The Charm of the Disposable Camera (& How to Do This Trend Right)

Our recent cultural obsession with the past has manifested itself in a lot of ways. There’s the endless and tired stream of movie remakes with overdone special effects, the cyclical recycling of fashion trends, and, especially in the last few years, the resurgence of analog devices which had been previously abandoned for their digital equivalents. From those of us who have and regularly listen to a record player, to those who care for a keychain Tamagotchi, analog devices provide a sense of meaning and nostalgic comfort that is missing from the alternative, perhaps more convenient, digital versions. Film cameras are a prime example.

They’re everywhere these days. Disposable cameras have been on the rise for a while now, and you’ve definitely seen them on your feed at some point. It’s easy to see the appeal — the photos are distinct in an alluring, dreamy kind of way. They achieve the whimsical look of times long past while capturing modern moments. In doing so, they add a sense of distance, like you’re looking back at the “good ol’ days” from within them.

The process of creating these photographs also contributes to the experience. Physically winding the film to get a snap, charging the flash, carefully keeping track of how many photos you can take — these limitations make every shot count and add to the novelty. So does taking your camera into the photo lab for development. The weeks between taking your photo and actually seeing the physical product make the pictures valuable, something you’ve worked for and earned. Taking away the convenience of the digital age adds a new and deeper meaning to these memories. And to boot, the pictures look great on your Insta feed! 

Anna Schultz-College Flatlay 1 Anna Schultz / Her Campus

So by now you understand the popularity of this kind of photography. Maybe you even want to try it out yourself. By all means, do! If all you want to achieve is the aesthetic look of the photos, a quick Google search will send you down the rabbit hole of editing apps and filter formulas that can transform your phone photos into something out of a 1990s photo album. But if you’re after the whole nine yards — the wind-up camera, the weeks of developing, the final, dazzling, physical product — then there is definitely a right way to go about it. 

The first thing to consider is your camera. The single-use disposable camera is the most popular; it is by no means the best. Though it can be a good starting point for tentative beginners, they’re wasteful. On a disposable, you take 27 photos and then toss the whole thing away, which is detrimental to both the environment and your wallet, especially if you plan on photographing regularly. Instead, consider purchasing a simple use reloadable film camera. These devices function at the same level as disposable cameras, but they’re reloadable, so you can take as many photos as you buy film. They’re also affordable, and cheaper than disposables when you factor in reuse and film costs. The reloadable cameras produce the same whimsical photos and they’re just as easy and fun (and also a good introduction to the greater world of film photography).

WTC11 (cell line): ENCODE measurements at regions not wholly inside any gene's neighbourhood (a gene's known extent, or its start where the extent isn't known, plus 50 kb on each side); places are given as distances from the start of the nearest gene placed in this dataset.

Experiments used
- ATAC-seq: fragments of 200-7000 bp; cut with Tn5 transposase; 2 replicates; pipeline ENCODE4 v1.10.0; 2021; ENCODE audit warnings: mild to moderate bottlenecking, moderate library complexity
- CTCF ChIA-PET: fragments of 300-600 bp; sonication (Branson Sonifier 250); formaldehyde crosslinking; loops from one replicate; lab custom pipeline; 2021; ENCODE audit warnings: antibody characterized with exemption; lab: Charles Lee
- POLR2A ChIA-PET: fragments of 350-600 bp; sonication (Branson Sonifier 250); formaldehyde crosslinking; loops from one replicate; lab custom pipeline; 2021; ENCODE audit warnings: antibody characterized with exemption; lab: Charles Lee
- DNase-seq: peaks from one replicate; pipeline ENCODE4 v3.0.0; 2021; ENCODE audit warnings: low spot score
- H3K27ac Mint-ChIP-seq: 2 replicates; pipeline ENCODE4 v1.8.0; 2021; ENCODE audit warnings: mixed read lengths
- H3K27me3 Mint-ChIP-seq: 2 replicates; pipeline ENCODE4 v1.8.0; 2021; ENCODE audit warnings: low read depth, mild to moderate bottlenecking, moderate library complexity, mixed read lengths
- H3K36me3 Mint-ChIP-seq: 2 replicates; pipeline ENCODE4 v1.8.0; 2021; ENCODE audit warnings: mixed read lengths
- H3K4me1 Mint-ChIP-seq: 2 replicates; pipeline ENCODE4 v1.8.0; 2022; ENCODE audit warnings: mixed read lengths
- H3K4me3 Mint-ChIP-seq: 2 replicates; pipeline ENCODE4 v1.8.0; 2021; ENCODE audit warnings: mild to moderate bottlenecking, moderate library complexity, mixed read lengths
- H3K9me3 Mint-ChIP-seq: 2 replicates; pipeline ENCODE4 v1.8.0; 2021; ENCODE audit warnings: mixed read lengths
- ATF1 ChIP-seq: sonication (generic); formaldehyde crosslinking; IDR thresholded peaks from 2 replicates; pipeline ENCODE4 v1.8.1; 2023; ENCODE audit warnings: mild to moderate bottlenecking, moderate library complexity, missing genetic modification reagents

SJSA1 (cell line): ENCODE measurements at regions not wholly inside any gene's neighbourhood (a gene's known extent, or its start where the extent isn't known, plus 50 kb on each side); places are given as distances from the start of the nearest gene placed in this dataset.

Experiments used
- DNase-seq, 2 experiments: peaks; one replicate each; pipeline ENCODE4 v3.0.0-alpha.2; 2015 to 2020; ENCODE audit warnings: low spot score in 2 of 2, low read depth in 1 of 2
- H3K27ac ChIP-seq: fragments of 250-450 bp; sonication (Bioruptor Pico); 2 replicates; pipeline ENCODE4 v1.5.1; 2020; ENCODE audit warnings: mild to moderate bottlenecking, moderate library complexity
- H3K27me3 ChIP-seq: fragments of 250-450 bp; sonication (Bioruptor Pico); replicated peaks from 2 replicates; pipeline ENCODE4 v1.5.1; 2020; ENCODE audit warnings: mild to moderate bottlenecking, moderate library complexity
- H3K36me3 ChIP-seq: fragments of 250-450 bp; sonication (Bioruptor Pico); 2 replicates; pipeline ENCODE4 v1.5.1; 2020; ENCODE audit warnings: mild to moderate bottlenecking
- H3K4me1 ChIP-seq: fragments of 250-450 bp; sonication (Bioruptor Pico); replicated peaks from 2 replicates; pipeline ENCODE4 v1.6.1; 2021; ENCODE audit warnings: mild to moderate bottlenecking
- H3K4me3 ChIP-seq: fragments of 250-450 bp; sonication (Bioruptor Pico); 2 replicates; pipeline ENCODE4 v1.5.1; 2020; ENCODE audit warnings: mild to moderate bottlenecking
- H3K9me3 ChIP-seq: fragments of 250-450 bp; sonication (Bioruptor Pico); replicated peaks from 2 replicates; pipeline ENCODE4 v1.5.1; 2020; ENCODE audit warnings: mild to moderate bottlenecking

Another option is buying secondhand. As overwhelming as it is to peer into the massive second hand camera market, there are certainly gems to be found. This route requires a good amount of research, and yes, it is a bit of a gamble. But looking through the technology sections of thrift stores or browsing the pages of eBay can be very rewarding. The key here is to make sure you know what you’re getting into. Know what to search for and what you want out of a camera. Point-and-shoot cameras are ideal for casual photographers seeking the distinctive film look, while avoiding the complex technical aspects of operating a camera. Look for 35mm cameras advertised as “tested” to be sure you’re buying something legit. Do some research about the kind of camera you’re considering buying; there are online databases including this one in which you can find actual photos taken by a certain brand and model of camera. Buying secondhand will give you many options at varying prices — if you do your research, it can really pay off.

Once you get your camera, the fun really begins. Most casual users of film cameras opt for sweet and candid shots of their friends or their surroundings. Nights out, trips, casual hangs — these moments are all beautifully transformed with the use of a film camera. The photo album vibe of these photos is phenomenal, and once again, they’re a great addition to your social media feed. But if you want to get really creative, you can even organize a photoshoot. The possibilities here are endless, from the potential outfits to the scenery. Once you get your perfect shots, you can take your film to your local photo lab and, within a few weeks, admire the phenomenal results!

burning polaroid Yuvraj Singh

The resurgence of film photography has resulted in a wave of young photographers bringing new creativity to the table, as well as the proliferation of “vintage” photos on everyone’s Instagram feeds. This fad is fairly accessible in terms of price and skill, and it’s a whole lot of fun. So go out there and shoot something neat!